A study showed that vitamin C might reduce the harm done to lungs in infants born to mothers who smoke during their pregnancy. The randomised, controlled trial published recently in the American Journal of Respiratory and Critical Care Medicine revealed that at three months of age, the infants whose mothers took 500 mg of vitamin C in addition to their prenatal vitamins had significantly better forced expiratory flows.
The forced expiratory flows that measure how fast air can be exhaled from the lung are an important measure of lung function. "Smoking during pregnancy reflects the highly addictive nature of nicotine that disproportionately affects the most vulnerable populations," said Cindy McEvoy, lead study author and professor of pediatrics at Oregon Health and Science University. In the new study, 251 pregnant women who smoked at least one or two cigarettes in the last week were randomly assigned at 13 to 23 weeks of gestation to either receive vitamin C or a placebo.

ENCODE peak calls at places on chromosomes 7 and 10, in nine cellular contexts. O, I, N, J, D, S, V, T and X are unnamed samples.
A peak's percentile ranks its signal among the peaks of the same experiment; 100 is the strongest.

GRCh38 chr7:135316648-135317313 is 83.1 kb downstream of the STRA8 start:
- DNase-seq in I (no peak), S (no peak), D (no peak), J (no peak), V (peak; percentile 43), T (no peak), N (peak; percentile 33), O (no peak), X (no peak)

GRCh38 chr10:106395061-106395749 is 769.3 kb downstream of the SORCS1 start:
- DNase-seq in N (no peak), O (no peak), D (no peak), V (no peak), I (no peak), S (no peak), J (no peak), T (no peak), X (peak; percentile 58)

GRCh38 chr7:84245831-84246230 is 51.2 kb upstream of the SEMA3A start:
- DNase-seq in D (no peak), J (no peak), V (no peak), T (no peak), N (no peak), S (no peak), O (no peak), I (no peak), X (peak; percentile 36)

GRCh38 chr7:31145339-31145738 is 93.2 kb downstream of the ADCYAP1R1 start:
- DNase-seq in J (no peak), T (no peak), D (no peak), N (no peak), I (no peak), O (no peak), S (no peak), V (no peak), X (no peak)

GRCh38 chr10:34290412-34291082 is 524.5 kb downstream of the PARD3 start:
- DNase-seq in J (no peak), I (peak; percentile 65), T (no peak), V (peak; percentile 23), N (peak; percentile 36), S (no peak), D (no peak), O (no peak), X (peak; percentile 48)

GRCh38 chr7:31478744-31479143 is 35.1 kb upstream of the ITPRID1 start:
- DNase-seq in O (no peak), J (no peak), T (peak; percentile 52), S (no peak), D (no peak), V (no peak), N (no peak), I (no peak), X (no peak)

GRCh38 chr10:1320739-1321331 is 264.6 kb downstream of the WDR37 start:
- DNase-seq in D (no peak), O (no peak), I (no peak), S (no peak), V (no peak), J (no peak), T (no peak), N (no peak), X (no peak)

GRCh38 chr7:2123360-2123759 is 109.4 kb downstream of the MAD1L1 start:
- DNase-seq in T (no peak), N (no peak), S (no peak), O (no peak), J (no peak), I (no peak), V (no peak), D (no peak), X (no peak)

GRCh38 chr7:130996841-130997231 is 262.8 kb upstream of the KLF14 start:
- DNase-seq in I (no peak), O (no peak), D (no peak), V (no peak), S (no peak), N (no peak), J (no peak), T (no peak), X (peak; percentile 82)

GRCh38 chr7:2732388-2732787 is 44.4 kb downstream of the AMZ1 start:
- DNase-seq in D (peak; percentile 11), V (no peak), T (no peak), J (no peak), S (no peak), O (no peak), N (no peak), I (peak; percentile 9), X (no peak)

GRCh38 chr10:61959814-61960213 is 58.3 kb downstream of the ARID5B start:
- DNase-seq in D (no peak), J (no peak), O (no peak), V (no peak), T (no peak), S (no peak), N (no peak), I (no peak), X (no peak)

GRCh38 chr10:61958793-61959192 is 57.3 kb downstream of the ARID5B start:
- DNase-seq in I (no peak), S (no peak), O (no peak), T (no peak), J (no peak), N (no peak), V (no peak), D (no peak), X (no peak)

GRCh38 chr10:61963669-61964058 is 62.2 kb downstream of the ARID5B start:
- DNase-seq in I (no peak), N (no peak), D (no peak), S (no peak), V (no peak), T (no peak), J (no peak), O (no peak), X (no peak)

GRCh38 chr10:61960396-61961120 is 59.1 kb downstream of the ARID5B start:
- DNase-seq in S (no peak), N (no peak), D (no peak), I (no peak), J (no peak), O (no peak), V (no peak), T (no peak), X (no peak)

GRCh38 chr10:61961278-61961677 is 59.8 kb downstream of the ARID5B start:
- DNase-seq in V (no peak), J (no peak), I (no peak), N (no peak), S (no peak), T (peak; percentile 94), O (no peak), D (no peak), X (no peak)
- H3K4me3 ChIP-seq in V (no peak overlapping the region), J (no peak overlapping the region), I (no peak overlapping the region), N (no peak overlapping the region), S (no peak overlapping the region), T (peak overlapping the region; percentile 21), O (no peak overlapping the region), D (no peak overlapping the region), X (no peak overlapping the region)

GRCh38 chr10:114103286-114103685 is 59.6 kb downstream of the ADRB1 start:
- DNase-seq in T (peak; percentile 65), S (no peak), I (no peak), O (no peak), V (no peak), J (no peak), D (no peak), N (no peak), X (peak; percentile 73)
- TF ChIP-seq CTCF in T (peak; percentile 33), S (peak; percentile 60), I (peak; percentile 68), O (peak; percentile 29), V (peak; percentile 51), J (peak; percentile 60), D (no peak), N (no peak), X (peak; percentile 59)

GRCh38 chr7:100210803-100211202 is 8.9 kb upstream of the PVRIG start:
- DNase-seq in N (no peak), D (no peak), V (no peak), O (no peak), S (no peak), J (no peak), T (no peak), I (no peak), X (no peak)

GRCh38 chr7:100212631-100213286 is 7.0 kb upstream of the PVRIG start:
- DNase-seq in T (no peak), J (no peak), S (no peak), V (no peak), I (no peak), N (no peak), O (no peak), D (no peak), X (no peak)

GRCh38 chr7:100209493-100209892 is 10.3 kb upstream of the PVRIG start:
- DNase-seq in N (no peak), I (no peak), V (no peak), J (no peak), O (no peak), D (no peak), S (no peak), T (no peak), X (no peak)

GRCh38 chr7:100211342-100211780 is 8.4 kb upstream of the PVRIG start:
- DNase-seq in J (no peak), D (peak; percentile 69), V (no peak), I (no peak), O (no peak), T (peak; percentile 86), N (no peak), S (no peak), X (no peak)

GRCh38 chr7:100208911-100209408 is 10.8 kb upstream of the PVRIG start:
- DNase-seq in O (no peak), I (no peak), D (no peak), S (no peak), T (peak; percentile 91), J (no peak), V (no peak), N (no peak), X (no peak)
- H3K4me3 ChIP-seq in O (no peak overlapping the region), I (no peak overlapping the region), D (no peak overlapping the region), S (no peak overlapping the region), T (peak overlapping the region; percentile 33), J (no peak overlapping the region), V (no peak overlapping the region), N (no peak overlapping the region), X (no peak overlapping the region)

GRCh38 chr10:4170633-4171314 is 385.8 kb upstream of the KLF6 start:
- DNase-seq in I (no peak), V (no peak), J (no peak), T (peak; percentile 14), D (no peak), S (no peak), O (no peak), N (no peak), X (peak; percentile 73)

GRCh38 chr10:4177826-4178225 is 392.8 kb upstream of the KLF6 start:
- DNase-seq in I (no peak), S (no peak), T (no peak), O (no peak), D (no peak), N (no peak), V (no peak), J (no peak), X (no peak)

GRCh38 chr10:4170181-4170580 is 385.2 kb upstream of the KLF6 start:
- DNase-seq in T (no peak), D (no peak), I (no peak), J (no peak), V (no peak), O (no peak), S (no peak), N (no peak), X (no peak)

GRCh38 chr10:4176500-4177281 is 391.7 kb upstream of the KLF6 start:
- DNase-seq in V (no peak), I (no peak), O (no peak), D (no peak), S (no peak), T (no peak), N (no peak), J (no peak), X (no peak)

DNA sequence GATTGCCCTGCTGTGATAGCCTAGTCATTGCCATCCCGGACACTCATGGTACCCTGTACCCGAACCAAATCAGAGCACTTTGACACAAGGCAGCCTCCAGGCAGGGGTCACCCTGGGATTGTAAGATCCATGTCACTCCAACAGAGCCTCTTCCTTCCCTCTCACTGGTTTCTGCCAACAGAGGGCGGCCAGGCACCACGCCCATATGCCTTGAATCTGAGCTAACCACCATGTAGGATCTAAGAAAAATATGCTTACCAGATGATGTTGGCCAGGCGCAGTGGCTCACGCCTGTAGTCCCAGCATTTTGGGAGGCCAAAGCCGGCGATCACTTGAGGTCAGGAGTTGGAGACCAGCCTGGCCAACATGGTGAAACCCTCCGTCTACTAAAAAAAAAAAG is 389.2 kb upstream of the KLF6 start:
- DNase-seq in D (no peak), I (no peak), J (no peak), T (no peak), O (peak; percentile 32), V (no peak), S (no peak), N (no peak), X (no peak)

The findings supported the hypothesis that oxidative stress caused by cigarette smoking reduces the amount of ascorbic acid, a component of vitamin C, available to the body. At the time they enrolled in the study, the women had lower levels of ascorbic acid than have been reported among women who do not smoke, but those levels rose in participants who received vitamin C, according to the study. McEvoy said that a relatively low dosage of vitamin C may present a safe and inexpensive intervention that has the potential to help lung health of millions of infants worldwide.